- Nonelective employer contributions – You can contribute 2% of each employee’s pay to their SIMPLE account, regardless of whether they contribute themselves
4. Enroll Employees
SIMPLE IRAs can be established between January 1 and October 1st. Once implemented, all eligible employees must receive plan disclosures including salary reduction options and employer contributions. Page 3 of both IRS documents above provide convenient forms for this purpose.
The pages outline SIMPLE IRA plan details and ask employees for their contribution amounts. Again, you do not need to submit this form to the IRS. You just need to get it filled out, then file it for safekeeping.
Typically, your plan provider will help you through this process, making it quick and painless for you the business owner. When choosing a provider, ensure that they’ll be able to help you enroll all employees so you remain in compliance with the IRS.
“The biggest negative if you have employees is setting up a SIMPLE IRA account for each individual employee. Unlike a 401(k), where there is a master account and the employee is just making an investment election, in a SIMPLE IRA employees have individual accounts – so account set-up is a longer process.” -Richard Reyes, CFP, President, The Financial Quarterback
5. Make Deductions and Matching Contributions
Once your accounts are established, the final step is to set up your payroll system so that it can start making automatic salary deferrals for employees and schedule employer contributions. Remember that employees are contributing pre-tax dollars to their account. You need to deduct payments and send them to your investment provider before you process payroll taxes – otherwise, these deductions will be subjected to payroll taxes.
Whether you choose to match employee deferrals or contribute 2% regardless of employee participation, payroll software can help you to set up automatic contributions. Even if you decide to contribute 2% to each employee (whether they participate or not) you will still need to allow for employee deferrals, that are made easier with software.
Set Up Your Payroll System for Deductions
The easiest way to set up your SIMPLE IRA for automatic contributions is to add this benefit through your payroll system. With a program like Gusto, the system will automatically deduct each employee’s contribution as well as the employer match. The system can also track and stop contributions once you reach your annual limit.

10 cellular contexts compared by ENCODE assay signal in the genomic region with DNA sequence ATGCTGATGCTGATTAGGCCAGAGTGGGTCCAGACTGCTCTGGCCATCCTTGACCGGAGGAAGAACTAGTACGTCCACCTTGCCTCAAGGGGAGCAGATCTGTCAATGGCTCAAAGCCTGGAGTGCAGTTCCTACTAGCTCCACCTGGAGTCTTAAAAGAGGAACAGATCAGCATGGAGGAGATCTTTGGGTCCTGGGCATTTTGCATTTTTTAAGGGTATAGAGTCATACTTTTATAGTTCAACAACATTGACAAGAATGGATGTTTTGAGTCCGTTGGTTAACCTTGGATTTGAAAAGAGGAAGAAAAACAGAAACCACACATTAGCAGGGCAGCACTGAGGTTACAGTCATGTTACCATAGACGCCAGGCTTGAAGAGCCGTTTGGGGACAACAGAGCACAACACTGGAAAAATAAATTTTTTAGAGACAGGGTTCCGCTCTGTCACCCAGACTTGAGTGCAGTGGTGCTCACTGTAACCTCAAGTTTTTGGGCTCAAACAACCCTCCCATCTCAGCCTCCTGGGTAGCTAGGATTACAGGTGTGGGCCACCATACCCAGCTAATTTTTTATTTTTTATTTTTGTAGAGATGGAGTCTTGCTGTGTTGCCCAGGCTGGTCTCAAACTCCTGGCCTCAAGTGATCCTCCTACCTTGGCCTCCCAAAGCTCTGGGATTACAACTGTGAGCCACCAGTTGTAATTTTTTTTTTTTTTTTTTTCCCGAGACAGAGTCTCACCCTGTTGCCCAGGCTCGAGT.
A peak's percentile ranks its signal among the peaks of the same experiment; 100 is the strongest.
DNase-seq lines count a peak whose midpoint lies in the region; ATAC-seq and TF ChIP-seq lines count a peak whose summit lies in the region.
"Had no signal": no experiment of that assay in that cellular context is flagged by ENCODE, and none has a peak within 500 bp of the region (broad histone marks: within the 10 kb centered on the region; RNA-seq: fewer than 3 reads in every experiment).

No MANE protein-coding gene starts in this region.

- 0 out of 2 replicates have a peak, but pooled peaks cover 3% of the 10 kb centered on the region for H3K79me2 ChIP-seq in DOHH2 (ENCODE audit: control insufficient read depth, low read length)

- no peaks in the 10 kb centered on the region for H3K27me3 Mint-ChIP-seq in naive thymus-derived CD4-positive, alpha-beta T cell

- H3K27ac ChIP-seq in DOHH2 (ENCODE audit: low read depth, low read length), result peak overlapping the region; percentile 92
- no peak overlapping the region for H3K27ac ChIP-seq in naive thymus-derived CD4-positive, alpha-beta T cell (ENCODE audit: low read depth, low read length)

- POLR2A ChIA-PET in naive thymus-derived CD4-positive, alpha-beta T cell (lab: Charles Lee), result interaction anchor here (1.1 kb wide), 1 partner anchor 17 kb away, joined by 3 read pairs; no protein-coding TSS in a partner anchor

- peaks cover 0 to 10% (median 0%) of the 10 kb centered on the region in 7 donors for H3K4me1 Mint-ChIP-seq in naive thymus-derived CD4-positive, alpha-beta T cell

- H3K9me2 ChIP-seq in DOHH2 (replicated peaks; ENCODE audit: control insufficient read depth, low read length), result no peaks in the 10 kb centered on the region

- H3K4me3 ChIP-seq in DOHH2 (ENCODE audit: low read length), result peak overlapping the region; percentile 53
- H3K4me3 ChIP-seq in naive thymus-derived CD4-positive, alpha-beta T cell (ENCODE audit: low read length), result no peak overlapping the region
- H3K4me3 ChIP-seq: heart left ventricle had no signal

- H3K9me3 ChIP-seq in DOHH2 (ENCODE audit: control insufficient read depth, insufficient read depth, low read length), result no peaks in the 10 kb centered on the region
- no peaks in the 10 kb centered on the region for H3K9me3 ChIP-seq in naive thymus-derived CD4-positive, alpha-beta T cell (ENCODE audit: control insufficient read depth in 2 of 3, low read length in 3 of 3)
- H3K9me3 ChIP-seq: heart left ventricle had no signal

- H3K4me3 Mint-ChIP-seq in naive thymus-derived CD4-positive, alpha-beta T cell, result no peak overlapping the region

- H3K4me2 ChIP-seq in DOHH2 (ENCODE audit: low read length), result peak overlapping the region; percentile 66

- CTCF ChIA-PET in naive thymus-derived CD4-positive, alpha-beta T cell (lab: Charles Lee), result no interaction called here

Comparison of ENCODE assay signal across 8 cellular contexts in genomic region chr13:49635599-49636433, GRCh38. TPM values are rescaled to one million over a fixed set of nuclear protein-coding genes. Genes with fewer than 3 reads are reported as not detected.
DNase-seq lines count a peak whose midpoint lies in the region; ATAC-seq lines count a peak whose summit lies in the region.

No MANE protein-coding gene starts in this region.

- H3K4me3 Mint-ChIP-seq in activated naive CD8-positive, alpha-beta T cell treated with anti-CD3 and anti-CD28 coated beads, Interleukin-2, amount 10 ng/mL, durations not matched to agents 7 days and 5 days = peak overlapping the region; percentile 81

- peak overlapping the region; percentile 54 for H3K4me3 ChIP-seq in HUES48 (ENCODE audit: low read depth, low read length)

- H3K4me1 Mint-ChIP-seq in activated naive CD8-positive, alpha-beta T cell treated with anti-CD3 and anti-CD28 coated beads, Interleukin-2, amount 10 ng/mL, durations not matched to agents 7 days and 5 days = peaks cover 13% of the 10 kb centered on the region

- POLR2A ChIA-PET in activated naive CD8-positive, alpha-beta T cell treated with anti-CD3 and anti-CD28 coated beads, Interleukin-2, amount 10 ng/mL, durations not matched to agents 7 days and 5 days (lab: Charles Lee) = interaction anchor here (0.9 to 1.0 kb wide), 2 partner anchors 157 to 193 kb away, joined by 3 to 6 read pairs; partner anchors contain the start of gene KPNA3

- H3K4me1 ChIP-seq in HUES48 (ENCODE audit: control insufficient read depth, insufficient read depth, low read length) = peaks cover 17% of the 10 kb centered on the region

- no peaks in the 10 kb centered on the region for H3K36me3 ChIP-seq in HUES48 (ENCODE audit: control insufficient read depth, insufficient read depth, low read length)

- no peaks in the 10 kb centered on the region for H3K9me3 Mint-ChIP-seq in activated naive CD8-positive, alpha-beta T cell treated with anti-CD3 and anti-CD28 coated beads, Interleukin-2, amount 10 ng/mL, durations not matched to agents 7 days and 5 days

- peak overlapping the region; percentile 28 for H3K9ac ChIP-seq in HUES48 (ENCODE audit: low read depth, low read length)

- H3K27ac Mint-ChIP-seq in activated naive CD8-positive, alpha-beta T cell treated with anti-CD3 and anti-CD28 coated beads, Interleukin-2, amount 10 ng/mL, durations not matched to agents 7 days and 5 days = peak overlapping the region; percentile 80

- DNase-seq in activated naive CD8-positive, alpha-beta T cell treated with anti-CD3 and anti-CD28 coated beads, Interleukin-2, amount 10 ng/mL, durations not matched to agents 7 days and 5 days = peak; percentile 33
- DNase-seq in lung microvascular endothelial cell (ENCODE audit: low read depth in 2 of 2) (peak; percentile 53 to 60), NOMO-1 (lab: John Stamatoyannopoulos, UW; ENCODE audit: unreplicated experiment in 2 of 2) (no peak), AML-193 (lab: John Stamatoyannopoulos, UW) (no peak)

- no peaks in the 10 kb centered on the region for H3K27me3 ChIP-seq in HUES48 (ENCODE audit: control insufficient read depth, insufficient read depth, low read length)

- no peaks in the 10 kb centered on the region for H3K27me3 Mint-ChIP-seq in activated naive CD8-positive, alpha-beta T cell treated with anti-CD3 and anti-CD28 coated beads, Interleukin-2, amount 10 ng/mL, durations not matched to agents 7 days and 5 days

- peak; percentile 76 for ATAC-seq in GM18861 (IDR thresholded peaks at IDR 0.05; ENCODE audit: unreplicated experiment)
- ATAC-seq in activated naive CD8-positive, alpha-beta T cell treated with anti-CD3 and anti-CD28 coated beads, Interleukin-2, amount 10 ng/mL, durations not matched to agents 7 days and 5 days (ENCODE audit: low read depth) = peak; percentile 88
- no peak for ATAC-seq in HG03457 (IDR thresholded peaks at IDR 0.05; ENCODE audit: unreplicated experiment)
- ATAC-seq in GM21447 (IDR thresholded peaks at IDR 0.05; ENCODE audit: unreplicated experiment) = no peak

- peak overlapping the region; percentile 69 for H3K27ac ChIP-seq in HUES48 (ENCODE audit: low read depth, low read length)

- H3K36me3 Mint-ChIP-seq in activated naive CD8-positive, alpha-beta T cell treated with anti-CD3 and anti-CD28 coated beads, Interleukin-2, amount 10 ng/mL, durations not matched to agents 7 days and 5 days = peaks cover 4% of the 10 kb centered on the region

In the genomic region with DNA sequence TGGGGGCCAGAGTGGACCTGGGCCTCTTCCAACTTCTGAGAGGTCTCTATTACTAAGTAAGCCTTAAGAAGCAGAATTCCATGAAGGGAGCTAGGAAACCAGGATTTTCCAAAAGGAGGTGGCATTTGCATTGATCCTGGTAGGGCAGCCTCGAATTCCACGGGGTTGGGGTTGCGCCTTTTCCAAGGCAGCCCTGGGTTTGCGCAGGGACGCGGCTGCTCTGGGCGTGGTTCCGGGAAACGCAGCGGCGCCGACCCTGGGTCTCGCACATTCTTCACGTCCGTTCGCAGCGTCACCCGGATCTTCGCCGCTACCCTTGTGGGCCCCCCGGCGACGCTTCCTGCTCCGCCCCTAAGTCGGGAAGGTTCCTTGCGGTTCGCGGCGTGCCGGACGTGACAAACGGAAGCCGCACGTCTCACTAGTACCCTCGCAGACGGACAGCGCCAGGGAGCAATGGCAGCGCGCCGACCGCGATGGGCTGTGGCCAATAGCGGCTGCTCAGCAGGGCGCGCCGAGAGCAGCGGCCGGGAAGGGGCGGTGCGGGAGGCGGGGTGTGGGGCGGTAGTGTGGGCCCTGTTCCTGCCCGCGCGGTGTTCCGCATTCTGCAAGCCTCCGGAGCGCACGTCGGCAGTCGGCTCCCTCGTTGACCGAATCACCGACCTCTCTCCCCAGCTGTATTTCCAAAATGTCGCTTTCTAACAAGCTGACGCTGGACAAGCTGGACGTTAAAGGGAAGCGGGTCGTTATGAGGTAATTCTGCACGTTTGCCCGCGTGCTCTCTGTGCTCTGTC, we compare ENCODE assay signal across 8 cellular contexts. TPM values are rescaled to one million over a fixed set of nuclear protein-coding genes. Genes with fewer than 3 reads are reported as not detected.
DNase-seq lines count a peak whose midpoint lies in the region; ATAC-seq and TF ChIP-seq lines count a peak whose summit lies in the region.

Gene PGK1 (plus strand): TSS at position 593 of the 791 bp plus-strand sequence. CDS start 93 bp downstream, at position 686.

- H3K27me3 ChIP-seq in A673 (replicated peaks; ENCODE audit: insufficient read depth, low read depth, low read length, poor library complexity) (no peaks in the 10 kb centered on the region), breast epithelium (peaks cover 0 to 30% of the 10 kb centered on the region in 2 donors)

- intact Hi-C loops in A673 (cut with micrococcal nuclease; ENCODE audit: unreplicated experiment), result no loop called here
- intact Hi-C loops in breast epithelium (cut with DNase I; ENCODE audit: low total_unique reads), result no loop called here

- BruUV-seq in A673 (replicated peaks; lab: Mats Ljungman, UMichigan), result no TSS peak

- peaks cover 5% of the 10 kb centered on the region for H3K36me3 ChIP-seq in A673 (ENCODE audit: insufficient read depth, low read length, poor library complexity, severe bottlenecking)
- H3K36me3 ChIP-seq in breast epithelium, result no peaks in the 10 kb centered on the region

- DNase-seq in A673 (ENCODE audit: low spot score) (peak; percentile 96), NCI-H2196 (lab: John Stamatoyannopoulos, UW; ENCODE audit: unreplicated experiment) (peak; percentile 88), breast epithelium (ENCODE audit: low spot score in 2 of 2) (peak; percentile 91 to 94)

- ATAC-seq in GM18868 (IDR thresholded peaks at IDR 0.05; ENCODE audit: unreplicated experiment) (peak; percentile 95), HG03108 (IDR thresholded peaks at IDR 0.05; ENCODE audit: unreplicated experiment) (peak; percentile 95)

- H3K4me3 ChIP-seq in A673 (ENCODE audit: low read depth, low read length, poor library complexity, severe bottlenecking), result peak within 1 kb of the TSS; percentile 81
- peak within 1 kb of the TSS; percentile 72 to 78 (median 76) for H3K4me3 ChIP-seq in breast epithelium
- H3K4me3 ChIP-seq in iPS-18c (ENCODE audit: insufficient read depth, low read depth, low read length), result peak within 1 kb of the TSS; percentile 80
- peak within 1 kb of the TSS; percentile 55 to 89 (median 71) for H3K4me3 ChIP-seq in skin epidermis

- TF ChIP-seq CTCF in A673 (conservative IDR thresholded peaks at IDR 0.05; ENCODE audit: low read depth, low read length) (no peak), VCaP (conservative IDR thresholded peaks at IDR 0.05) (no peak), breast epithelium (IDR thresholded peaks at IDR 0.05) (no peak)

Alternatives to a SIMPLE IRA
If it seems like a SIMPLE IRA may not be the right fit for your business, be sure to carefully consider some other alternatives. A recent survey showed that 56% of Americans think all IRAs are the same, but contribution limits vary in different plans, as do filing and contribution deadlines, administration costs, and investment flexibility.
SIMPLE IRAs vs SEP IRAs
The contribution limits of a SEP are $55,000 per year – more than twice those of a SIMPLE IRA. In order to use a SEP IRA, employers are required to fund contributions for all employees proportional to their own contributions. Unlike a SIMPLE, prior-year contributions are allowed in a SEP – in fact, they’re standard practice.
SEP IRAs are a great alternative for solopreneurs and small business owners with less than 3-5 employees. If you do not have any employees and are looking to set up a retirement plan just for yourself (or a spouse), consider a SEP IRA. For more information, check out our detailed guide on SEP IRAs.
SIMPLE IRA vs 401(k)
A SIMPLE IRA is often called a poor-man’s 401(k), with good reason. Of the alternatives, SIMPLE IRAs are most like 401(k)s. They both make provisions for employee salary deferrals and employer matching contributions. However, the differences are numerous.
First, the total contribution limits of $55,000 in a 401(k) are more than double the $25,000 allowed in a SIMPLE IRA. Unlike SIMPLE IRAs, employers using a 401(k) have some flexibility in structuring a match, where SIMPLE IRA users must choose between two alternatives. Also, SIMPLE IRAs do not have a provision for profit-sharing contributions.
Lastly, and perhaps most significantly, is the administration cost. SIMPLE IRAs cost virtually nothing to administer, while 401(k)s have expenses related to plan administration, annual testing (to which SIMPLE IRAs are not subject), recordkeeping, and custodian fees – not to mention the costs of matching contributions and any profit-sharing.
Generally, 401(k)s are better for more established companies, whose owners want to contribute more than $25,000 per year and can afford the higher administration costs. However, if you’re okay with the limitations of a SIMPLE IRA, it’s a much easier option for small business owners. For more information, check out our article on the best 401(k) providers.
SIMPLE IRA vs Traditional IRA
Compared to a SIMPLE IRA, Traditional IRAs have much lower contribution limits – just $5,500 per year, or $6,500 if you’re 50 or older. Where other plans offer options for employer matching or profit-sharing, Traditional IRAs are funded entirely by employees – there is no match or profit-sharing. Employees each have to set up their own; but they can choose their own providers, investment options, and contribution schedule. Prior-year contributions are allowed in Traditional IRAs.
Anyone who is eligible for an employer-sponsored retirement plan is ineligible for a Traditional IRA, except as a supplement if their contributions to an employer-sponsored plan fall short of the Traditional IRA limit. Traditional IRAs are best for independent contractors and small businesses that can’t afford to match employee contributions. They’re also beneficial for business owners who can’t contribute more than $5,500 per year.
The Bottom Line
SIMPLE IRAs are incredibly beneficial retirement plans due to their low cost and relative ease of set up. Employers can even claim a tax deduction of 50% of their eligible startup costs up to $500. Using a SIMPLE IRA, employers can incentivize employee saving by providing matching contributions, as well as ample investment flexibility for participants – all without the administrative costs of a 401(k).